IMG_1570The picture on the left is a souvenir from last week’s Kevin Morby gig. I often hang around the merch stall at gigs but by now have learned to curb my natural urge to buy an ill-advised t-shirt or the support band’s murky CD. But I did buy the t-shirt this time, partly because it looks quite cool, but mostly because, now, I have seen this man and by the looks of things last night, I am one of only 25 West Country folk who actually has…

Kevin Morby, The Louisiana

So anyway, I flew solo down to the Louisiana last Monday evening to see ex-Woods member and (ex?) Babies frontman, Kevin Morby, whose two terrific solo records I think I’ve droned on about before. Both of them are great, I reckon, and have been well-received by press and Twitterati alike, so I was pretty surprised at how few people had come out to see him, the Louie being pretty much empty when I arrived (admittedly early). The contrast between this and the previous night’s Sufjan concert couldn’t have been much stronger. He looked a little pissed off himself, although he graciously thanked those who had showed up, mentioning other good shows in Bristol that evening that might have tempted folk away, but I could see that fresh as he (also) was from End of the Road, it must have been a bit disheartening.

No matter. It was actually a very good show indeed. Dipping in and out of Harlem River and Still Life, he led a drums-guitar-lead trio, with Justin Sulivan and Meg Duffy, that switched to drums-bass-lead once he strapped on the electric guitar. The set went up a notch, to be honest, at this point, to be honest, and he injected a bit of life into his itchy, awkward songs. “Motors Runnin” and “Harlem River” were particularly blunt, both with extended freakouts to close.

And, all a bit soon, it was over. No encore, and by the end it all felt a little perfunctory. I would like to have heard “Arlo Jones” and perhaps something from the Babies’ records, but there you go. I can understand it, a fine set nonetheless, and the recordings are well worth hearing.

Motors Runnin’

Harlem River


Sucker in the Void


Even more, they were boys with their cars, summer jobs…

I’ve got all the recordings for Sunday’s Sufjan … experience… sorted out now and picked a few you might be interested in. I’ve thought on the evening long and hard, and considered my immodest, somewhat gushing review of a few days ago.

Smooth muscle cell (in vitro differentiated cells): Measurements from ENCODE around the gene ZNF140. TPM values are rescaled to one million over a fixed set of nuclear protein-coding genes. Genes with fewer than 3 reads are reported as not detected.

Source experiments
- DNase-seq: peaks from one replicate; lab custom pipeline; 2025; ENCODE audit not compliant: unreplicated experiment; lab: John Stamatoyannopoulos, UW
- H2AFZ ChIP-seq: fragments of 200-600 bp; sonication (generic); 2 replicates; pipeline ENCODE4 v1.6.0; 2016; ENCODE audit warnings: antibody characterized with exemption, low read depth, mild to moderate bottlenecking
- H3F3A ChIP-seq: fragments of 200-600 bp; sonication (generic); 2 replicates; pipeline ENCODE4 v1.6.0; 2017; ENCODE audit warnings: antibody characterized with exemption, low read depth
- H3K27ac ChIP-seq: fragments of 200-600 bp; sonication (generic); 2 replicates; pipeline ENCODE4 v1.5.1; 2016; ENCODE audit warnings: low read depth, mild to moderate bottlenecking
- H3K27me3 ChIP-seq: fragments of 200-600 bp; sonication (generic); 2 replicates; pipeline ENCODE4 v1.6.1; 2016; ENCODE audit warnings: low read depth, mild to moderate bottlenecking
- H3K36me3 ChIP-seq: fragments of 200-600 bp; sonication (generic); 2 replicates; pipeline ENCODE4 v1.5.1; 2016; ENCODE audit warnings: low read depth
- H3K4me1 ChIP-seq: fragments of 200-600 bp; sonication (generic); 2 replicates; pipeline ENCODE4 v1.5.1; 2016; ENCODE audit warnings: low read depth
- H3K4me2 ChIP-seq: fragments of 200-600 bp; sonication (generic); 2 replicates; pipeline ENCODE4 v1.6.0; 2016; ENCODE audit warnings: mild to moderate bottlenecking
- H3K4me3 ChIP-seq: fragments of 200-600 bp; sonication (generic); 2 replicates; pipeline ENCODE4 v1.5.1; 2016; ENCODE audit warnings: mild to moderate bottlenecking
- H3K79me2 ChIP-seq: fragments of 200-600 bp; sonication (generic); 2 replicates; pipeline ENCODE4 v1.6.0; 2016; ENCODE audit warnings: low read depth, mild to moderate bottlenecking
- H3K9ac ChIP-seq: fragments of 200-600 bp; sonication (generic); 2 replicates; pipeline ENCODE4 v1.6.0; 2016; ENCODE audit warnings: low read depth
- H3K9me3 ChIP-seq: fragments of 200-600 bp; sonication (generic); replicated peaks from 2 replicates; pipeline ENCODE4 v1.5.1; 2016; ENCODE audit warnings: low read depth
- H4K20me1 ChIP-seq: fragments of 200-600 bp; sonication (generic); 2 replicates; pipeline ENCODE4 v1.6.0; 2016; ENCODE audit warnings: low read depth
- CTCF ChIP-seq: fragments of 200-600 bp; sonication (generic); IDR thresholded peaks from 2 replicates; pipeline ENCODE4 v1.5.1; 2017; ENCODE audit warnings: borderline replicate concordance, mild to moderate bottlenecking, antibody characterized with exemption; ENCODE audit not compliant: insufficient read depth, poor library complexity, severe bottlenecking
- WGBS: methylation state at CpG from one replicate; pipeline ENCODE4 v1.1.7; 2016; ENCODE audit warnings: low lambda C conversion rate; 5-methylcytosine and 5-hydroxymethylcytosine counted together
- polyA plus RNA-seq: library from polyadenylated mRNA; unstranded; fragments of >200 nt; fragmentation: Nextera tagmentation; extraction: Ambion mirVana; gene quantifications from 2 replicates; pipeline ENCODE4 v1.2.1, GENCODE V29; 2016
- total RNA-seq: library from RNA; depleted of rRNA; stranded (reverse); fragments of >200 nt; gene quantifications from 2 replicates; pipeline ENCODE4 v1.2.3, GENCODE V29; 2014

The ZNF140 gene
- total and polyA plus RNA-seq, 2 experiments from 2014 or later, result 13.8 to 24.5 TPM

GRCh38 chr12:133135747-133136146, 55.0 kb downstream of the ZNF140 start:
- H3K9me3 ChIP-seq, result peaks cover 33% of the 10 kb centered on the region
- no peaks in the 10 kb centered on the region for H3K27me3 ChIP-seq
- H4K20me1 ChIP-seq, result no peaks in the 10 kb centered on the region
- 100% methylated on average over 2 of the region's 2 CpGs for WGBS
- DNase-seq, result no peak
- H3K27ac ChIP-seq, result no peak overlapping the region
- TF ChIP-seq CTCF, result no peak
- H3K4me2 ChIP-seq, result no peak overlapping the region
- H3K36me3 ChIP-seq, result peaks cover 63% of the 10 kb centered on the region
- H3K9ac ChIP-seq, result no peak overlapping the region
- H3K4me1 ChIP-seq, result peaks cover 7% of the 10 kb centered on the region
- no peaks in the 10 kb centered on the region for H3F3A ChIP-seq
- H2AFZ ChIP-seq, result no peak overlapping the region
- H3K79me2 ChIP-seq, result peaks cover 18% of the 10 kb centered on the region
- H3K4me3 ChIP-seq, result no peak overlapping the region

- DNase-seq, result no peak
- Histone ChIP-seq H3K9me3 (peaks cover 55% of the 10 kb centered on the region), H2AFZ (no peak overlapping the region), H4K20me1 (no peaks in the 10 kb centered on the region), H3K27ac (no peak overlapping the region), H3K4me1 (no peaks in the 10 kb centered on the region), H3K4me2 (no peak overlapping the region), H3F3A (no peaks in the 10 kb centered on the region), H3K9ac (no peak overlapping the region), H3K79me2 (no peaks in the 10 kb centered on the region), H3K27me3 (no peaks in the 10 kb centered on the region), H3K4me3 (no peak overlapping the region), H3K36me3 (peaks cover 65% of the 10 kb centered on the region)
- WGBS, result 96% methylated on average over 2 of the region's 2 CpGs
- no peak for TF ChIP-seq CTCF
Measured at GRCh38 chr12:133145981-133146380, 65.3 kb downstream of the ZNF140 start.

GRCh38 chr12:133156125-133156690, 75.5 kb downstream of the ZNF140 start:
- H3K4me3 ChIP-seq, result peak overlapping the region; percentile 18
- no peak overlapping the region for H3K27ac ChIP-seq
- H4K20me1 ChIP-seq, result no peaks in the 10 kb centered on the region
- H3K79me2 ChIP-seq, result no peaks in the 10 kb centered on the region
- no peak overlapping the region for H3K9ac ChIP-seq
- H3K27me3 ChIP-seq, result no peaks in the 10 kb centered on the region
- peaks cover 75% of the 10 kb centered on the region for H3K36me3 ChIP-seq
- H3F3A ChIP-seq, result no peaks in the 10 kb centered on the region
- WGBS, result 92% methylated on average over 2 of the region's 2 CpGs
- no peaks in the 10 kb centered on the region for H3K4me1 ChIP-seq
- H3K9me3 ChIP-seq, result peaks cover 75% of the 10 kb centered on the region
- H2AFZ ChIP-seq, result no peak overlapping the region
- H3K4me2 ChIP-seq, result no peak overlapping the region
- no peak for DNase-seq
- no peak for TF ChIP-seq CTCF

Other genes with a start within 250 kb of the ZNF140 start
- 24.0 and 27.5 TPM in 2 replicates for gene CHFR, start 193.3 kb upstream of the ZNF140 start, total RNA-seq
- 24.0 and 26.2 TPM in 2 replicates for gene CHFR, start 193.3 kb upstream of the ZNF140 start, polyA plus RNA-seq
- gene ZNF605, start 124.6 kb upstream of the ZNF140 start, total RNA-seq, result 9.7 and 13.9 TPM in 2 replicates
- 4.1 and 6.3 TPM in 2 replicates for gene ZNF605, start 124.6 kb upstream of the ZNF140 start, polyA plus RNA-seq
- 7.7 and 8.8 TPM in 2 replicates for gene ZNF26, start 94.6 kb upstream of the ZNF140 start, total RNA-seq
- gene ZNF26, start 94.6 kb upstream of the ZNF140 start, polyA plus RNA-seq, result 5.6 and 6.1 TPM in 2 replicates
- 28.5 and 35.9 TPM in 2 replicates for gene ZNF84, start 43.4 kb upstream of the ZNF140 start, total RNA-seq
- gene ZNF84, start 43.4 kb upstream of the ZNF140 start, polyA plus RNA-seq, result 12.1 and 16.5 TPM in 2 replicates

I regret nothing.

Here. Enjoy, try to ignore the squeaky seat, the audience reactions (I was obviously sat near to a “whooper”), and the ninnies sat in front who managed to kick over their beer at one point; but most of all enjoy:

All of Me Wants All of You

There’s No Shade in the Shadow of the Cross

The Only Thing

John Wayne Gacy Jr (his “murder ballad”)

There’s blood on that blade, fuck me, I’m falling apart…


The Green Man sets will have to wait.

I’m still going over and over in my mind a really quite special night at Colston Hall on Sunday – a beautiful, beautiful evening in the company of Sufjan Stevens.

To be honest, I’m going to struggle even more than usual to get thoughts onto paper, it was simply magnificent. I cannot remember ever being swept away by a concert as much as I was, two hours slipped by in the blink of a moistened eye.

Sufjan Stevens at Colston Hall

Haven’t been to Colston Hall for quite a while now and I always forget what an impressive old venue it is. This being a larger gig, all the seats were out and there was an encouraging buzz in the hall as we came in. A quirky, enjoyable set from Madisen Ward and the Mama Bear (who it turns out is Ward’s Mum…) got the evening off to a light start and I might well come back to it at a later date. A deceptively short turnaround meant that I was caught chatting to friends and was left stumbling around in the dark, looking for my seat, apologising profusely, as the main event started. Unforgiveable behaviour…

All forgiven, I like to think, as a long intro moved gracefully into “Death with Dignity”, the opener of the heartrending Carrie and Lowell record. Backed by the ethereal vocals of Dawn Landes; guitarist Casey Foubert; drummer James McAllister and a multi-instrumentalist whose name I missed but bore more than a passing resemblance to Ripley Johnson, Stevens ran through the whole record, mostly (although not religiously) in order. From the first bars of the intro, I was just spellbound and for the first three or four songs I don’t think I moved in my seat at all. When I did, I glanced around me to see other people similarly hooked, a hall full of people looked on, entranced, stupefied…

In my head at least, Sufjan Stevens has become something of a man of mystery. I’ve not bothered to look at any performances of YouTube; I’ve obviously never seen him play, and I don’t think he’s been over here all that much. I know a couple of people who are real Sufjan obsessives and somehow this also adds to something of a disconnect for the rest of us.